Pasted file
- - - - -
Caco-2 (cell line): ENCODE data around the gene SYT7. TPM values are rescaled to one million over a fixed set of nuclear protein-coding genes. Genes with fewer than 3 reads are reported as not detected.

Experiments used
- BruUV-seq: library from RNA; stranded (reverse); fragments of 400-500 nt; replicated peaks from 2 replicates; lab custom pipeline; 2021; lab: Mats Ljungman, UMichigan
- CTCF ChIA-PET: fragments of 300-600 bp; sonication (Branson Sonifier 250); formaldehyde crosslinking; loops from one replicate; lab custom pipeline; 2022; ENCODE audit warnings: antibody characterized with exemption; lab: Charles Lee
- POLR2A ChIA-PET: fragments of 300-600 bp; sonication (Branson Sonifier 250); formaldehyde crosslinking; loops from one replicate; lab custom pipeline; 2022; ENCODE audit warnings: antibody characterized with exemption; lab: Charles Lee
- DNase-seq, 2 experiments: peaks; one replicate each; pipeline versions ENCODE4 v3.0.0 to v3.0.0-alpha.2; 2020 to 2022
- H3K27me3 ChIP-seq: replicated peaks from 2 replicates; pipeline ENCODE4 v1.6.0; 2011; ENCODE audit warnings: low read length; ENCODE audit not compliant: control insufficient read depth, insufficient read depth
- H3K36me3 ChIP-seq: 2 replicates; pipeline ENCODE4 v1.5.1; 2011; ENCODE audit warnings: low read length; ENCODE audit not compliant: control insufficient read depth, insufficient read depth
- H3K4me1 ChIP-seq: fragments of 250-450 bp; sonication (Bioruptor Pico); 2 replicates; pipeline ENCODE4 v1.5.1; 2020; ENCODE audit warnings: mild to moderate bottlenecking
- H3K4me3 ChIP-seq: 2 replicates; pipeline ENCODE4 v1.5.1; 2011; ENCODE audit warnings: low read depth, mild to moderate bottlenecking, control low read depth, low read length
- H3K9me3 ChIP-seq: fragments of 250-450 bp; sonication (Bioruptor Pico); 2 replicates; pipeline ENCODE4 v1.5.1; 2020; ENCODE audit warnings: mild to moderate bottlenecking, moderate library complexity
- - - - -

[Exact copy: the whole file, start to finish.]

Caco-2 (cell line): ENCODE data around the gene SYT7. TPM values are rescaled to one million over a fixed set of nuclear protein-coding genes. Genes with fewer than 3 reads are reported as not detected.

Experiments used
- BruUV-seq: library from RNA; stranded (reverse); fragments of 400-500 nt; replicated peaks from 2 replicates; lab custom pipeline; 2021; lab: Mats Ljungman, UMichigan
- CTCF ChIA-PET: fragments of 300-600 bp; sonication (Branson Sonifier 250); formaldehyde crosslinking; loops from one replicate; lab custom pipeline; 2022; ENCODE audit warnings: antibody characterized with exemption; lab: Charles Lee
- POLR2A ChIA-PET: fragments of 300-600 bp; sonication (Branson Sonifier 250); formaldehyde crosslinking; loops from one replicate; lab custom pipeline; 2022; ENCODE audit warnings: antibody characterized with exemption; lab: Charles Lee
- DNase-seq, 2 experiments: peaks; one replicate each; pipeline versions ENCODE4 v3.0.0 to v3.0.0-alpha.2; 2020 to 2022
- H3K27me3 ChIP-seq: replicated peaks from 2 replicates; pipeline ENCODE4 v1.6.0; 2011; ENCODE audit warnings: low read length; ENCODE audit not compliant: control insufficient read depth, insufficient read depth
- H3K36me3 ChIP-seq: 2 replicates; pipeline ENCODE4 v1.5.1; 2011; ENCODE audit warnings: low read length; ENCODE audit not compliant: control insufficient read depth, insufficient read depth
- H3K4me1 ChIP-seq: fragments of 250-450 bp; sonication (Bioruptor Pico); 2 replicates; pipeline ENCODE4 v1.5.1; 2020; ENCODE audit warnings: mild to moderate bottlenecking
- H3K4me3 ChIP-seq: 2 replicates; pipeline ENCODE4 v1.5.1; 2011; ENCODE audit warnings: low read depth, mild to moderate bottlenecking, control low read depth, low read length
- H3K9me3 ChIP-seq: fragments of 250-450 bp; sonication (Bioruptor Pico); 2 replicates; pipeline ENCODE4 v1.5.1; 2020; ENCODE audit warnings: mild to moderate bottlenecking, moderate library complexity